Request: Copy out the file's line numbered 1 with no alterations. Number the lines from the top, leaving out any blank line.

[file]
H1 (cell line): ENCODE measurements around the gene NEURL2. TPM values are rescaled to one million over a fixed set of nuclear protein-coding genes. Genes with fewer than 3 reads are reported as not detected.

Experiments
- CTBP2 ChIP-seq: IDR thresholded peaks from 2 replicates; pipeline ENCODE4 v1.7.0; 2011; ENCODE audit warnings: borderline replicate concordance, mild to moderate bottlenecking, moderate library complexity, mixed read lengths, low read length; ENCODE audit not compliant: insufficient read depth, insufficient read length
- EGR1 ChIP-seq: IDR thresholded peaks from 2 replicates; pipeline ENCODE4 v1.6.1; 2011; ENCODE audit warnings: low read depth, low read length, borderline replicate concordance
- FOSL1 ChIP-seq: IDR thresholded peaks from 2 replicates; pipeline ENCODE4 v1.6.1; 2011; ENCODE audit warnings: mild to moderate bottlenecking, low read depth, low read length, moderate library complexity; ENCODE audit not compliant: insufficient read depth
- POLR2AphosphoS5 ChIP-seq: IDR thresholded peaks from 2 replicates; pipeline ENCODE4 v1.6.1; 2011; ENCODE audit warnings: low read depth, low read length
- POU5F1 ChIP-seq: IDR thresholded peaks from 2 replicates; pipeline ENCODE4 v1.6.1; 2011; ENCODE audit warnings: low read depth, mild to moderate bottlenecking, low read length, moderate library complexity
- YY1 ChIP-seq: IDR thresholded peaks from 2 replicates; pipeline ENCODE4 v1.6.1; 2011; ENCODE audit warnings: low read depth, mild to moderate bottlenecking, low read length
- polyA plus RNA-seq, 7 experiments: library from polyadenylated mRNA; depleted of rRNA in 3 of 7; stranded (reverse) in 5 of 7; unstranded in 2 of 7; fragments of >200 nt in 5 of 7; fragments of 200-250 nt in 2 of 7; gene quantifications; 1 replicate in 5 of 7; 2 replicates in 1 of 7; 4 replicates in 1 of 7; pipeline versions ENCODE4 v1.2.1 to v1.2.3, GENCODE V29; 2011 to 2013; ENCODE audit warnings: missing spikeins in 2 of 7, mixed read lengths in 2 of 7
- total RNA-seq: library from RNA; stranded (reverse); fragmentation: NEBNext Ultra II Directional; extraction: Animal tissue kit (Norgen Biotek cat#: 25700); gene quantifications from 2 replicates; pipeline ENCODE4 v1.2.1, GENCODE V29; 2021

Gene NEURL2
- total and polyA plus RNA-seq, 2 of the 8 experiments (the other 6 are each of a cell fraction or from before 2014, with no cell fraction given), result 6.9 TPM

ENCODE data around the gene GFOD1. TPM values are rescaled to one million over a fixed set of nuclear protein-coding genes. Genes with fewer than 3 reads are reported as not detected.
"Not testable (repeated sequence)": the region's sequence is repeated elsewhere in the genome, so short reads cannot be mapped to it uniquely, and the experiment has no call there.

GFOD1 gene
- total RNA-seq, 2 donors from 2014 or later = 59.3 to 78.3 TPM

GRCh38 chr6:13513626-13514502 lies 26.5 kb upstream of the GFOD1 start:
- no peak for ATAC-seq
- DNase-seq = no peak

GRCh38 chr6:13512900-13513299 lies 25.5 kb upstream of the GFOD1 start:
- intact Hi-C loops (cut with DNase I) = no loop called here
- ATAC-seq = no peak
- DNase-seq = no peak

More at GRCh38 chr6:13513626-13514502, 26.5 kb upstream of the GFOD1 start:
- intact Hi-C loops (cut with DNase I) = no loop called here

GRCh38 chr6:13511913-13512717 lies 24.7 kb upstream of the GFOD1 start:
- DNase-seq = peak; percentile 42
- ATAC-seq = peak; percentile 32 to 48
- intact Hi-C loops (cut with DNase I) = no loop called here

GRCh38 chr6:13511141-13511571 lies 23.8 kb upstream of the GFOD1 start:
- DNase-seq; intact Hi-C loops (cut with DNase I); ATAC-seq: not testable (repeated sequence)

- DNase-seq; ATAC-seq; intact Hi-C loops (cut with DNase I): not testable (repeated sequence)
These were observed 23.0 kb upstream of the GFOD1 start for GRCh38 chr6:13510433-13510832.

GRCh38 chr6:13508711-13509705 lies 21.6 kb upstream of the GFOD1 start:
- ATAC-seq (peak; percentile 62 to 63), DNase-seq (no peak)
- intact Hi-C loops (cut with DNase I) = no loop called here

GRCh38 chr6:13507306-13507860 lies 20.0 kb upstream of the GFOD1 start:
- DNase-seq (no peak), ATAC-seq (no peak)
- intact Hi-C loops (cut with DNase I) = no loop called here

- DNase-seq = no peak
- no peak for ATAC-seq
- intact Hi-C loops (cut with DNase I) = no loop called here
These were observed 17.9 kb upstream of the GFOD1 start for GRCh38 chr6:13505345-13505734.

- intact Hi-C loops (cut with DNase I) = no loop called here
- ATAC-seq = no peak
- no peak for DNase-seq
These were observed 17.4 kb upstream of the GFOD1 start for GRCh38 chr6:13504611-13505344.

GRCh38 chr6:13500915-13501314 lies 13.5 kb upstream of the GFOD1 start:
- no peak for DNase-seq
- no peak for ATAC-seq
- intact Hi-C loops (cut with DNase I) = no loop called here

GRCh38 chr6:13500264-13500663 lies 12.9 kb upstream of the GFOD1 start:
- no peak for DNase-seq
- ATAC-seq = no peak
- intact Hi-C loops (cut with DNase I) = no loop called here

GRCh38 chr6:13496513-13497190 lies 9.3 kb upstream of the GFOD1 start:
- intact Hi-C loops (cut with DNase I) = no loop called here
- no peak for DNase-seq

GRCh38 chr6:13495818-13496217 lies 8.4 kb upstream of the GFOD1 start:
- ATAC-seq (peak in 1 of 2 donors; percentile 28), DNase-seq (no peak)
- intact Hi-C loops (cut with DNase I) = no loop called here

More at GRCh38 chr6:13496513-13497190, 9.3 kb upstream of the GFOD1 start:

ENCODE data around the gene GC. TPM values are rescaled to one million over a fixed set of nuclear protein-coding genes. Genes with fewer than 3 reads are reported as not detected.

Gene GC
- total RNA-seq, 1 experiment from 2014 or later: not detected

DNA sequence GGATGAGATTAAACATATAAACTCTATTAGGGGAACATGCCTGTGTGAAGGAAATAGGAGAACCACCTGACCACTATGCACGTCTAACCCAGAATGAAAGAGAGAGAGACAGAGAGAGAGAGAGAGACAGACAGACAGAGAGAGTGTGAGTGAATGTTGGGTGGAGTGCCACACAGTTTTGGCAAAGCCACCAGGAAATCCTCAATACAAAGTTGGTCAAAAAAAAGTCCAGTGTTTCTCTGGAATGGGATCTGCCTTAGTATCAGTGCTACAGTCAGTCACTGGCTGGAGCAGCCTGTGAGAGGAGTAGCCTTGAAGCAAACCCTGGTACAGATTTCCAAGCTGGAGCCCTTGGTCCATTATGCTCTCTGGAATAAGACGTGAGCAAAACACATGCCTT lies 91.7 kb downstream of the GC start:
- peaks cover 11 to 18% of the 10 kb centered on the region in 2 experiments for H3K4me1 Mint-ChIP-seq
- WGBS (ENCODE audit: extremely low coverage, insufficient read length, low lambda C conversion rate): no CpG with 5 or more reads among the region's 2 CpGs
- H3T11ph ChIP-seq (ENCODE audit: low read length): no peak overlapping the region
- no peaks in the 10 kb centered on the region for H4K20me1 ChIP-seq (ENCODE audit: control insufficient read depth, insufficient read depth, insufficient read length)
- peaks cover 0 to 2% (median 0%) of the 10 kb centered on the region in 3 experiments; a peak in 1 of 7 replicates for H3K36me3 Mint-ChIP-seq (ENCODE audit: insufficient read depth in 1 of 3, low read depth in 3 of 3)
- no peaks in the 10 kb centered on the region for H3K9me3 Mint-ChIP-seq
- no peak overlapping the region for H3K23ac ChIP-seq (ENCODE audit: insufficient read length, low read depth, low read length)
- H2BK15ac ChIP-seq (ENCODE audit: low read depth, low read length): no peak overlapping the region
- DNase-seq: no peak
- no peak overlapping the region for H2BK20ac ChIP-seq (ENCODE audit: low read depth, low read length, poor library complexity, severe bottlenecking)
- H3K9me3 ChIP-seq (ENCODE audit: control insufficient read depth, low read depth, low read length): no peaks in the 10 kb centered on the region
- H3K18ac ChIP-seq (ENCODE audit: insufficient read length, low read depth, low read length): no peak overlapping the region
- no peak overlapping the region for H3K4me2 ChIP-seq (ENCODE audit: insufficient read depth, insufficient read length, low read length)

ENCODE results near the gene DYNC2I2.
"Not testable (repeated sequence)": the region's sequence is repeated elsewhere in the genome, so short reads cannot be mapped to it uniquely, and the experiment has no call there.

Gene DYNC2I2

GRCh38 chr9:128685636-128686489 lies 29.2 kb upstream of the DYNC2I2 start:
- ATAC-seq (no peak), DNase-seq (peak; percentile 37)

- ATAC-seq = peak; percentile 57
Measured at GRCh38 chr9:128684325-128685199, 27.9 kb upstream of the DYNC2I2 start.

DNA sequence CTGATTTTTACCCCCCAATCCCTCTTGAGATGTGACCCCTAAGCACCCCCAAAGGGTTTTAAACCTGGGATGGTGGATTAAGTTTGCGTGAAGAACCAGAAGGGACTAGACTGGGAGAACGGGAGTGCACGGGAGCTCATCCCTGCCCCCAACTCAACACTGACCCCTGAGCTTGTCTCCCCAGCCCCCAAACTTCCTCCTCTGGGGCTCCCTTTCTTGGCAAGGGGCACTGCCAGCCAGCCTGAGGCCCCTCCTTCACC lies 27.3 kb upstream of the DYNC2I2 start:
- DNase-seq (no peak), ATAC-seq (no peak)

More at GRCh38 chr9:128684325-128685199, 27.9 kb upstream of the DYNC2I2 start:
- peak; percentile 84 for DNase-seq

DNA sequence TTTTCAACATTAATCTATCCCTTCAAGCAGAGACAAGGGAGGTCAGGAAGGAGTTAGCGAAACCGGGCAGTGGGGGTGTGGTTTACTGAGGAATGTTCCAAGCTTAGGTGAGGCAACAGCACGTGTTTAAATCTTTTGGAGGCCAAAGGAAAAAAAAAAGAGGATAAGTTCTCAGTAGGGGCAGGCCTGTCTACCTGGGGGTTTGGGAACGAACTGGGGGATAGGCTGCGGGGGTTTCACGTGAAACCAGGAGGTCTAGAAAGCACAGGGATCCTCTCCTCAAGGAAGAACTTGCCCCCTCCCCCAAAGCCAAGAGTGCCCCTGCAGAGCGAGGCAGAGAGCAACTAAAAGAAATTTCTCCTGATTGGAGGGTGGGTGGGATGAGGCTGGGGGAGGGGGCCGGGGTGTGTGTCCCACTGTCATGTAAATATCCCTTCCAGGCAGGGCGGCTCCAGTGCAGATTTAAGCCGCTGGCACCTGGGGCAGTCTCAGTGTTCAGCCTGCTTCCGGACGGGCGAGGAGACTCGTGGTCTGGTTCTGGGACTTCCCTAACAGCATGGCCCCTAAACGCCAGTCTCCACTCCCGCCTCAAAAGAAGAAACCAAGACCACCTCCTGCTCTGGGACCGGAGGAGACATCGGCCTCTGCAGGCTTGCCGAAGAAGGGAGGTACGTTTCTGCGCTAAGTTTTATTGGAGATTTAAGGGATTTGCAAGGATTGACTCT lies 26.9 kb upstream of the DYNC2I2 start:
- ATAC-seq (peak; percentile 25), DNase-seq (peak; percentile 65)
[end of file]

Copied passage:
H1 (cell line): ENCODE measurements around the gene NEURL2. TPM values are rescaled to one million over a fixed set of nuclear protein-coding genes. Genes with fewer than 3 reads are reported as not detected.